The principles and oil field data is global, and the book emphasizes that the same stratification that is seen in the more thoroughly presented continents is consistent throughout the world. The detailed analysis of the deposition layers is specific to North America, South America and Africa. The same data could be presented about whichever continent one wishes, but in order to make the case, these three were analyzed in painstaking detail.

One might think that at some point the floundering attempts to discredit would peter out, and the conversation return to the topic of cables. 
My perspective on cables begins with the hard won recognition (Read putting thousands of dollars into cables temporarily, comparison of sets, reviews of sets of cables, and constant system building with those sets.) that cable manufacturers indeed know quite a bit about signal and power transmission. From that stems the suggestion that it may be beneficial if audiophiles would humble themselves to take the cable makers' suggestion to use an entire set. 

What is accomplished of value in terms of assessing with intent to drive a system toward a desired sound by mixing cables? Nothing. No baseline, no means of assessment of what any particular cable is doing. It's pretending to act like you know what you're doing. Then, consider the irony that the cable mixer rails against the manufacturers as though they don't know what they are doing! This is the epitome of hubris. 

My point is simply that, quite apart from ABX, which I have done and successfully selected the proper cables with far greater than 50% accuracy, as outlined in my review of the Audio by Van Alstine ABX Comparator), if one wishes to lay to rest the issue of perception of cable changes, swapping out one or two is not the ideal. Comparison of sets is the ideal, which imo most do not pursue due to the cost and work involved. That's understandable, but it's not supportable to suggest that mixing cables is advantageous. 

One could, theoretically compare two discrete sets of mixed cables, and that might ( I would suspect with less certainty) reveal significant enough differences between the two mixed sets to convince in regards to efficacy of cables. But, that is of little advantage to the audiophile, who would gain no understanding of the contribution of any of the cables. The far more sensible option would be to compare entire sets, from which a baseline sound is found, then other cables can be swapped in purposefully. I have done this with many sets of cables to the degree that I know the innate sonic character of particular sets of cables, and can select from particular cables to tune systems. How is that supposed to be done with mixed cables, when you have no understanding of the sound of the cables?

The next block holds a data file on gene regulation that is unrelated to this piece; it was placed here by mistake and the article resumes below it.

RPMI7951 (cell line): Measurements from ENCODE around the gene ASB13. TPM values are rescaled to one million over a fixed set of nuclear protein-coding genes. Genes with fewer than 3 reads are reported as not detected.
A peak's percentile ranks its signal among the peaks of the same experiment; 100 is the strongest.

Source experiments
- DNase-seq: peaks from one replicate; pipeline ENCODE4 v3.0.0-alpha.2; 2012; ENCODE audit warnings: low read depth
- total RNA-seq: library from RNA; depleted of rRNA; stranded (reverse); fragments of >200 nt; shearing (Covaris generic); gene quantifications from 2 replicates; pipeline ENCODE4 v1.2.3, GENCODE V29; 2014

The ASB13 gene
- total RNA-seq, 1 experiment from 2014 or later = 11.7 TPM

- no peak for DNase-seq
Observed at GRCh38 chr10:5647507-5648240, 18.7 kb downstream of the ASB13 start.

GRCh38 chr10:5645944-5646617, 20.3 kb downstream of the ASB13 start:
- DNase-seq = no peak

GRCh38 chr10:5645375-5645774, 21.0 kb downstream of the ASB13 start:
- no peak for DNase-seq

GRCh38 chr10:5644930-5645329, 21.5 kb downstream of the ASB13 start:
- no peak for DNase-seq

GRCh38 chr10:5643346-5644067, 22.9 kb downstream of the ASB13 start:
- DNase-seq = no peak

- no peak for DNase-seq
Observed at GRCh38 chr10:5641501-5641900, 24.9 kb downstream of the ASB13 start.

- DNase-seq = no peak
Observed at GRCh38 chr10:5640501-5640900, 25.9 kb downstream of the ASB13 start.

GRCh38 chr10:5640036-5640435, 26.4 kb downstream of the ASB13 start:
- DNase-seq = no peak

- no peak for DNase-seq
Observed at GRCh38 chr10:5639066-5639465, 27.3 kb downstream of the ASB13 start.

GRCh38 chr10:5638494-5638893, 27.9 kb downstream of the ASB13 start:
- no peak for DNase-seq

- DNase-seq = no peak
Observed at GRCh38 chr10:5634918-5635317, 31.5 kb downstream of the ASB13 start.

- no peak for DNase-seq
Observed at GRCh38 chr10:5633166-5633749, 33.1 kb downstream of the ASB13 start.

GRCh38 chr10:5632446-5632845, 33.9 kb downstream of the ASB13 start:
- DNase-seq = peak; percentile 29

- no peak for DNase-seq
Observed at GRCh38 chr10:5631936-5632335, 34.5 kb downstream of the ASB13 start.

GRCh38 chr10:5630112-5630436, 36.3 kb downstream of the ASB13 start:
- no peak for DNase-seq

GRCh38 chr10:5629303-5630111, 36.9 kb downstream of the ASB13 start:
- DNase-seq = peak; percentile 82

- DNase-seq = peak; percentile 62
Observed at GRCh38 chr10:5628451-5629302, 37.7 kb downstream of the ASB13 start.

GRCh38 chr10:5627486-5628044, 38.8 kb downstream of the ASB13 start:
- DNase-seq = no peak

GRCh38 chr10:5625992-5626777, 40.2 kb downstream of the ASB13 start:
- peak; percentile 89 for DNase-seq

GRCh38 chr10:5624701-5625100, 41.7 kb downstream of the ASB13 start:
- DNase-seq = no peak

Much of what I see happening in this hobby is considered proper form, but I see it as thoughtless consumerism. How else do you explain someone buying a cable in isolation from the set and thinking they  have any idea of what it will do? 

In order to properly assess cables and properly present them as having audible changes regardless of what measurements show, I would seek the maximum impact, not the minimum. Imo, that begins with putting some trust in at least a handful of cable makers who you regard as legit, design savvy, etc., then working with a full set to gain a baseline that is not fluid, and finally rotating out sets to hear fundamental differences. 

This has been my MO for reviewing as well, but with the addition that I build many systems in assessment, as opposed to few systems. 

I believe that were these principles to be followed, the debate could be resolved with more finality than the machinations that happen incessantly. 
Finding the right cord or cords for each piece of gear can make a bigger difference somtime than buying or upgrading it can be a much easier and less expensive route to take especially with a good dealer involved.